The easiest way to set up Conversions API is with the Facebook for WordPress plugin. And it also just happens to be free.
(If you need background on the Conversions API and why you need to set it up, make sure to check out this explainer.)
These are two major barriers for any publisher wanting to set up the Conversions API. Many of the options come with a monthly cost (like the API Gateway). Setting it up manually or with Google Tag Manager is also technical and complicated (at least if you’re not super technical yourself).
The truth is that I attempted to use the Facebook for WordPress plugin originally, and let’s get this out of the way first. It’s not a very good plugin. It’s clunky. It has very little value, and you are unlikely to use it for what Facebook seems to want you to use it for (apparently monitoring and setting up Facebook ad The campaign is the foundation of your Facebook ad. This is where you'll set an advertising objective, which defines what you want your ad to achieve. from your website??).
And actually, one reason that I originally abandoned the plugin is that I didn’t even realize it was connecting the API when it was. It’s just not the cleanest piece of design, but that doesn’t really matter.
If all you want is a simple solution that doesn’t cost anything, you are in luck.
Set Up the Plugin
First, go to your Events Manager. After selecting your pixel as the data source, go to the Settings.
Select the option to Choose a Partner.
Select WordPress. You will then be taken through the steps of the install.
Go to the Plugins menu of your WordPress website and click to “Add New.” Search “Facebook for WordPress” (you can also download it here). Then install and activate the plugin.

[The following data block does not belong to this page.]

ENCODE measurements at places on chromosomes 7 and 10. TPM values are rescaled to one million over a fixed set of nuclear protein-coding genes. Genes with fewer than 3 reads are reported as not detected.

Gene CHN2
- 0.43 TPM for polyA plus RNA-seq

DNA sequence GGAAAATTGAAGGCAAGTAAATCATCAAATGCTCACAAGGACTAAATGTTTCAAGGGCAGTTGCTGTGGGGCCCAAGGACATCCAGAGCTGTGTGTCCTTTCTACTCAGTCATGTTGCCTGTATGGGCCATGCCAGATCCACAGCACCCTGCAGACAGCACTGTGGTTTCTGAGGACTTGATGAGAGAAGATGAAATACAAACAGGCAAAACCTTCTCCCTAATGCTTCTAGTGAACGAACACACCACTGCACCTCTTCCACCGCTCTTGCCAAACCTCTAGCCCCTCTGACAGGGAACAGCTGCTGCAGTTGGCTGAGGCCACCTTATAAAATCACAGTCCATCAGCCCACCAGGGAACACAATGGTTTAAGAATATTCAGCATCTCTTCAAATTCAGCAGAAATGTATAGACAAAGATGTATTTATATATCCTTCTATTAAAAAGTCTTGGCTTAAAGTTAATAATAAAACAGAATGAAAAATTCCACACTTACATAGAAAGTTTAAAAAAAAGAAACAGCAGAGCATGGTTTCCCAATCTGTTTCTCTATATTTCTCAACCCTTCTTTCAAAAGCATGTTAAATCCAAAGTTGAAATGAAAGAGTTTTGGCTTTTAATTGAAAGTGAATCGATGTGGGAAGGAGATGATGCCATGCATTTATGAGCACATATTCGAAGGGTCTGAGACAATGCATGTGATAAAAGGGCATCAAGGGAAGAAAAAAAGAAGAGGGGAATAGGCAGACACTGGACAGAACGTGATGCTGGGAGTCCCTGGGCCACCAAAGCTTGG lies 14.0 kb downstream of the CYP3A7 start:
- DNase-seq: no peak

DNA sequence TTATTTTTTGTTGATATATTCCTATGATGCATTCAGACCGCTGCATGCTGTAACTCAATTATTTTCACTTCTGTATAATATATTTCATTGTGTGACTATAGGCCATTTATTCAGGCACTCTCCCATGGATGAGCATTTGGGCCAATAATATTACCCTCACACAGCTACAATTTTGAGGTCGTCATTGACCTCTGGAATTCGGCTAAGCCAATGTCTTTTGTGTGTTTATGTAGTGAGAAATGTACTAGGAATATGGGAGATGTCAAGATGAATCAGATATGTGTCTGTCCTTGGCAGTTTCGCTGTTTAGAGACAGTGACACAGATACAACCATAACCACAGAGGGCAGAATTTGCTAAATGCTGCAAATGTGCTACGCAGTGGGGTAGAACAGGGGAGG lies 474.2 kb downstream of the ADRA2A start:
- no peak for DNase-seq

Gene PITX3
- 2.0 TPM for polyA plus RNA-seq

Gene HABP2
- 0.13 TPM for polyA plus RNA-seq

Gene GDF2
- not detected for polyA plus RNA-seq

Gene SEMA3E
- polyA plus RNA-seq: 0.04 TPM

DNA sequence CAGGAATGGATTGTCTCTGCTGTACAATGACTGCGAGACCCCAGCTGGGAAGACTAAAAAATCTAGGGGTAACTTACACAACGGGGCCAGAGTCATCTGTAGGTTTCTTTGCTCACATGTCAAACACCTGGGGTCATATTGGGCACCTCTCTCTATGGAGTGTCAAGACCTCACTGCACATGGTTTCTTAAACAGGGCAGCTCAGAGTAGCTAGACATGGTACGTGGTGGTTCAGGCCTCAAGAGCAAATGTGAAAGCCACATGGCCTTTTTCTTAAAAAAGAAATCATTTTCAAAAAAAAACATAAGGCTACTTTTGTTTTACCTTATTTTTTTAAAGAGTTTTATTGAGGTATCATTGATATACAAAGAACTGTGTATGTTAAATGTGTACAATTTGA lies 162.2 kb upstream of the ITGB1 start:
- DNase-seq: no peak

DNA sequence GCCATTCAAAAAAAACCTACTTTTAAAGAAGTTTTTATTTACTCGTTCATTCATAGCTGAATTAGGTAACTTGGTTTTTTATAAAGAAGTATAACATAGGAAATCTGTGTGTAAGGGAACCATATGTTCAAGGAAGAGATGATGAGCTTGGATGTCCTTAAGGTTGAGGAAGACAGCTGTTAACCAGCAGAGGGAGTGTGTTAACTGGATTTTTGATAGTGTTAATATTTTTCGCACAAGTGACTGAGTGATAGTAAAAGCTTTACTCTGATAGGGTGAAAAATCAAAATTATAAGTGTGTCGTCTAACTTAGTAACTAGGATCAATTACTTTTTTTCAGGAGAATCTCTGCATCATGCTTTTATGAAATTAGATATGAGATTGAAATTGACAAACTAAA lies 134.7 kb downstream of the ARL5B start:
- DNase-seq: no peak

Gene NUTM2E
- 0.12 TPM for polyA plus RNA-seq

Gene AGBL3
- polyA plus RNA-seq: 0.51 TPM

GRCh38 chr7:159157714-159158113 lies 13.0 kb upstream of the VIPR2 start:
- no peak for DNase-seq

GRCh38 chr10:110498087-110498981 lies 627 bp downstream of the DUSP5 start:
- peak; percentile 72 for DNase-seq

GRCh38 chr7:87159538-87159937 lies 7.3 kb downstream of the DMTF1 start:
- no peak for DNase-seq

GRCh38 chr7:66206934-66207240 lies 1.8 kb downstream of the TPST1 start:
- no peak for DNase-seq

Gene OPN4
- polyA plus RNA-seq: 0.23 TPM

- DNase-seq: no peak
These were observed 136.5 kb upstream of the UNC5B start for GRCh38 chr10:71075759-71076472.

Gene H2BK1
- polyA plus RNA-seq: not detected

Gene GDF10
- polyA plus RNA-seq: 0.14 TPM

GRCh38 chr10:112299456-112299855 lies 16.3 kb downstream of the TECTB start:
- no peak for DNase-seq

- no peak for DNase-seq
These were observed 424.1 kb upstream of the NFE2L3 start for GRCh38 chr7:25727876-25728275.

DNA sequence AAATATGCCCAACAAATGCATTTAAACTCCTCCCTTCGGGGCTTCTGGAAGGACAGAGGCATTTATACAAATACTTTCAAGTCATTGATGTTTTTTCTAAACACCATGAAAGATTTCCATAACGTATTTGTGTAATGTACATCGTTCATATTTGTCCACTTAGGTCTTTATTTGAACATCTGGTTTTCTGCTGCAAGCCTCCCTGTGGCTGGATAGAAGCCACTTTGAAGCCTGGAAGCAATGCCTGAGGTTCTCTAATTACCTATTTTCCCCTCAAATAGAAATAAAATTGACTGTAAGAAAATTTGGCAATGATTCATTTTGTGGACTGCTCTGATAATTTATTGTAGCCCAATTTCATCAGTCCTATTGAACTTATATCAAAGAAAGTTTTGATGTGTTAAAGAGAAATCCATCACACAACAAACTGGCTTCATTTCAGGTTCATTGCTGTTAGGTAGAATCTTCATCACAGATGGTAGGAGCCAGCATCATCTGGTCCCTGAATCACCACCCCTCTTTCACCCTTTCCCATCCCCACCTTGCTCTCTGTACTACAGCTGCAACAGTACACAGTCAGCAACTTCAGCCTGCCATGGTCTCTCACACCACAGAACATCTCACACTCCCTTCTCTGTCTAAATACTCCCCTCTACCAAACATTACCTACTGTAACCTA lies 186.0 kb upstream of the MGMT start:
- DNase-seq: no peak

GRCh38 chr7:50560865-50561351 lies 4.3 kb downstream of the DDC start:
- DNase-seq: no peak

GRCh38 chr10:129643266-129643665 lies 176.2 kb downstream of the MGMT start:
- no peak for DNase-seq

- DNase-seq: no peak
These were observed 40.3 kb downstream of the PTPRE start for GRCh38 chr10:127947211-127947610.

After activated, head over to the plugin’s settings and click “Get Started.”
You’ll need to log into your Facebook account.
You’ll then need to select your Business Manager, Facebook Page, Instagram Profile, Ad Account, and pixel.
I keep “Manager Your Business” on, but I’m not sure whether turning it off would impact access to connecting the API.
Here’s the important part. You may need to refresh your WordPress page to see this…
The token is what’s used for the API. You’ll want to check this box.
After you confirm, go ahead and refresh the page again (yeah, not particularly dynamic). You should then see a box checked that you’re sending web events using the Conversions API.
What Will Happen Now?
Yes, that’s it. You don’t need to set up new events. Facebook will merely use your current pixel and any events you’ve set up and also send events via a server.
In other words, I hope you’ve already set up standard and custom events to track important actions on your website. Connecting the API will then piggyback off of those events.
Facebook will then receive two sets of events from you: 1) from your browser and 2) from your server. Facebook will then deduplicate those events so that nothing is counted twice.
Confirm It’s Working
You’ll need to resist the urge to immediately check on whether events are sent using the API. It may not show up for a few hours. I’d wait a day. And, of course, what you see may depend upon the amount of traffic you get and the events you’ve set up.
Then go to your Events Manager again and select the pixel as your event source. The column for Within your ad set, you can further narrow targeting by adding a connection to a page, app, or event that you control. Method should include both Browser and Server.
If you only see Browser, it could be because that event has not happened yet since you connected the API.
Once you see the Server is sending events, that’s it! There’s really nothing left for you to do.
There may be some advantages for using the more technically sophisticated (and expensive) options, but this is a simple and free approach that will get you off the ground.
Have any questions? Let me know in the comments below!